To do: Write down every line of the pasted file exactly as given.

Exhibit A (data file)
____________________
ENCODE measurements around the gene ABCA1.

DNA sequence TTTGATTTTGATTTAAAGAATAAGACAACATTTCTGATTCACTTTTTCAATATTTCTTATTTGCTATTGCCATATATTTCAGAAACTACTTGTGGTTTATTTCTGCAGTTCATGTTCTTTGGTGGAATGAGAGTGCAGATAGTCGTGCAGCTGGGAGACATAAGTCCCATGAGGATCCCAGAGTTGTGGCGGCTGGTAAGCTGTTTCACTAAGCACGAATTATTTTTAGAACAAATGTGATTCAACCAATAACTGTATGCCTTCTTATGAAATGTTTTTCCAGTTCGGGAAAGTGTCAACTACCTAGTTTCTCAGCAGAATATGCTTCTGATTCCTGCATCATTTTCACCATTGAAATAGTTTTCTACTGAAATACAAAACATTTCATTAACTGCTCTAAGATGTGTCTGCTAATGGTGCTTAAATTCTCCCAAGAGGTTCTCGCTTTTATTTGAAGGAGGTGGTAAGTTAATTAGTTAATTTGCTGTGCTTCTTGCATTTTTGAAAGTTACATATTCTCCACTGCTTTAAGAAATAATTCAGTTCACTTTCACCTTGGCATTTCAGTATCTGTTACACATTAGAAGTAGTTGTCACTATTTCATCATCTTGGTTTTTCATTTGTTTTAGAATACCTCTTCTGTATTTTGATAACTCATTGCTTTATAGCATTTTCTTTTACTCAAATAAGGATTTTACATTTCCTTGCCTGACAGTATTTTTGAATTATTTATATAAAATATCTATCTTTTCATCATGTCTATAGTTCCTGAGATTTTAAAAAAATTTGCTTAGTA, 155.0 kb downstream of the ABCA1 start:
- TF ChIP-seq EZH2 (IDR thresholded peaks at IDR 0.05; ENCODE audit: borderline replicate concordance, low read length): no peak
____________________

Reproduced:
ENCODE measurements around the gene ABCA1.

DNA sequence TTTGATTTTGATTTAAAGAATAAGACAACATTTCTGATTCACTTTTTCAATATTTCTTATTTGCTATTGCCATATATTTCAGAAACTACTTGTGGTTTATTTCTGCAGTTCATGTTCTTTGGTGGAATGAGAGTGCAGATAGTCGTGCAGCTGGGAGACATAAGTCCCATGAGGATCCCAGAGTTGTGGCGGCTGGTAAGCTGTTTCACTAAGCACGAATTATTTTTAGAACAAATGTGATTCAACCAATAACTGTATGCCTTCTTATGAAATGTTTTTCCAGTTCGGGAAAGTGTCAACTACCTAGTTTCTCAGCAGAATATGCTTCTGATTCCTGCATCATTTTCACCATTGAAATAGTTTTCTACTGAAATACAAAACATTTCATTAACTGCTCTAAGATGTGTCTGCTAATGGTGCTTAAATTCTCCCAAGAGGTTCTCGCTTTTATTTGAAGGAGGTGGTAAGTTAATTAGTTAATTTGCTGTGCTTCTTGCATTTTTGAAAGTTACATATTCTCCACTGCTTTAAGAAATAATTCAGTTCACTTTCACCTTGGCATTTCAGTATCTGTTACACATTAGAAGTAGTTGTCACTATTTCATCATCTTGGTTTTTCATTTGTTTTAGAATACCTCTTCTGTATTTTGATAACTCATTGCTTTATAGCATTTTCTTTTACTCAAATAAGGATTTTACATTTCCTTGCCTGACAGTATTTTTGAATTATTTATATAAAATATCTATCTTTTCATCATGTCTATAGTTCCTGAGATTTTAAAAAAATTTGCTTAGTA, 155.0 kb downstream of the ABCA1 start:
- TF ChIP-seq EZH2 (IDR thresholded peaks at IDR 0.05; ENCODE audit: borderline replicate concordance, low read length): no peak